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The Role of Stress-Responsive Transcription Factors in Modulating Abiotic Stress Tolerance in Plants

Department of Environmental Health Science, Konkuk University, Seoul 05029, Korea
School of Biological Sciences and Technology, Chonnam National University, Gwangju 61186, Korea
Division of Horticulture Industry, Wonkwang University, Iksan 54538, Korea
Author to whom correspondence should be addressed.
Agronomy 2020, 10(6), 788;
Submission received: 19 May 2020 / Revised: 29 May 2020 / Accepted: 29 May 2020 / Published: 1 June 2020
(This article belongs to the Special Issue The Role of Growth Regulators in Crop under Abiotic Stress)


Abiotic stresses, such as drought, high temperature, and salinity, affect plant growth and productivity. Furthermore, global climate change may increase the frequency and severity of abiotic stresses, suggesting that development of varieties with improved stress tolerance is critical for future sustainable crop production. Improving stress tolerance requires a detailed understanding of the hormone signaling and transcriptional pathways involved in stress responses. Abscisic acid (ABA) and jasmonic acid (JA) are key stress-response hormones in plants, and some stress-responsive transcription factors such as ABFs and MYCs function as direct components of ABA and JA signaling, playing a pivotal role in plant tolerance to abiotic stress. In addition, extensive studies have identified other stress-responsive transcription factors belonging to the NAC, AP2/ERF, MYB, and WRKY families that mediate plant response and tolerance to abiotic stress. These suggest that transcriptional regulation of stress-responsive genes is an essential step to determine the mechanisms underlying plant stress responses and tolerance to abiotic stress, and that these transcription factors may be important targets for development of crops with enhanced abiotic stress tolerance. In this review, we briefly describe the mechanisms underlying plant abiotic stress responses, focusing on ABA and JA metabolism and signaling pathways. We then summarize the diverse array of transcription factors involved in plant responses to abiotic stress, while noting their potential applications for improvement of stress tolerance.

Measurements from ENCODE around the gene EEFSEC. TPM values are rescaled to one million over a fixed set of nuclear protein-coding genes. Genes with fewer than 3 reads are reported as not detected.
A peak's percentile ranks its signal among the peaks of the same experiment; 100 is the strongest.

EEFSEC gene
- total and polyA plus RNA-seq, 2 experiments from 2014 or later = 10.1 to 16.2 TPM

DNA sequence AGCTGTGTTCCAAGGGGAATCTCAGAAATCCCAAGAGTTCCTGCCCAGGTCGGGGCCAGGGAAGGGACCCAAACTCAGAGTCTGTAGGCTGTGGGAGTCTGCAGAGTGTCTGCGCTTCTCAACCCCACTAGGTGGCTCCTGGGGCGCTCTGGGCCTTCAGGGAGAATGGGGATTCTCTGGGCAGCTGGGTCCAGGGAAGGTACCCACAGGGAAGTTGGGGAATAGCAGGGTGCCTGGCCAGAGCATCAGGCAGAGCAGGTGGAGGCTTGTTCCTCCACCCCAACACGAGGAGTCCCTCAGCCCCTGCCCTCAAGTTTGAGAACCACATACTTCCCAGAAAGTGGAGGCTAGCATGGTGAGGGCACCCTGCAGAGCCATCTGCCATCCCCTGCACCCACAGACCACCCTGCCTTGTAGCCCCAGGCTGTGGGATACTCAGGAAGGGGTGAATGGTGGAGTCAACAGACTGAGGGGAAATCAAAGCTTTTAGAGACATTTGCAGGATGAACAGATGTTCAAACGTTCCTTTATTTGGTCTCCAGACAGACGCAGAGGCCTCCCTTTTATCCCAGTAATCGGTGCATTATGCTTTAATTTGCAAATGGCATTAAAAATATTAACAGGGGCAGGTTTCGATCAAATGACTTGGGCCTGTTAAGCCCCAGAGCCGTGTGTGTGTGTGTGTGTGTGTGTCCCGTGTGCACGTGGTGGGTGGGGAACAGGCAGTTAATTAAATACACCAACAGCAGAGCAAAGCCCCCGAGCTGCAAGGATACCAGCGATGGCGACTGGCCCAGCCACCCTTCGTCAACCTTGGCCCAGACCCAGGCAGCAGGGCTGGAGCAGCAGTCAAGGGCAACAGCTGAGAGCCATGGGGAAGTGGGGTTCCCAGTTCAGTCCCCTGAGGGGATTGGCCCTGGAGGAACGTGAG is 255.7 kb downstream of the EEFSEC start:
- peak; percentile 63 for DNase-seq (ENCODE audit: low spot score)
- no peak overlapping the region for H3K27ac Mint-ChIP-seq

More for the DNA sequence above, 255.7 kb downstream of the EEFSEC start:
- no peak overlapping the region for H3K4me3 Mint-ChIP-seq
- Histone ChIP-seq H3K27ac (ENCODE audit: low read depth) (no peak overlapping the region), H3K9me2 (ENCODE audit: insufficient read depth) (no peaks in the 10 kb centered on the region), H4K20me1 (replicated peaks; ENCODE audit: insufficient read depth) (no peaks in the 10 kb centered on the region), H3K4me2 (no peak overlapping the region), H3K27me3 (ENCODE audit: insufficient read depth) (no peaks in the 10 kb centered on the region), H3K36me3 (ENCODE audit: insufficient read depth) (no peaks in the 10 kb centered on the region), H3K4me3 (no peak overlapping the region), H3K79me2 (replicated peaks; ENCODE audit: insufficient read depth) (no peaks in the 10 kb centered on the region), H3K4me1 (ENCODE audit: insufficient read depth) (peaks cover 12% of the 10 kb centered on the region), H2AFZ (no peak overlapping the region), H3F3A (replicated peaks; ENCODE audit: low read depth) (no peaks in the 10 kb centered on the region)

Graphical Abstract

1. Introduction

Stress-responsive transcription factors play essential roles in abiotic stress responses and stress tolerance [1,2]. Therefore, these stress-responsive transcription factors may be important targets for developing crops with enhanced abiotic stress tolerance [3]. Plant stress hormones, such as abscisic acid (ABA) and jasmonic acid (JA), regulate plant abiotic stress responses [4,5]. ABA signaling pathways activate target transcription factors, such as the basic leucine zipper (bZIP) ABA-responsive element binding factor (ABF) transcription factors, and JA signaling pathways activate the basic helix-loop-helix (bHLH) MYC transcription factors. These transcription factors control ABA- and JA-dependent expression of stress-responsive genes, as demonstrated using knock-out and overexpression systems [6,7,8]. In addition, experimental and computational approaches have identified other stress-responsive transcription factors belonging to the NAC, AP2/ERF, MYB, and WRKY families, which are not direct components of ABA and JA signaling pathways but are essential for plant abiotic stress responses. In this review, we describe the roles of ABA and JA metabolism and signaling pathways, and of ABA and JA signaling-specific bZIP and bHLH transcription factors in plant abiotic stress responses. We also summarize other stress-responsive transcription factor families, such as NAC, AP2/ERF, MYB, and WRKY, which are involved in abiotic stress tolerance, and discuss studies using these transcription factors to improve abiotic stress tolerance in plants.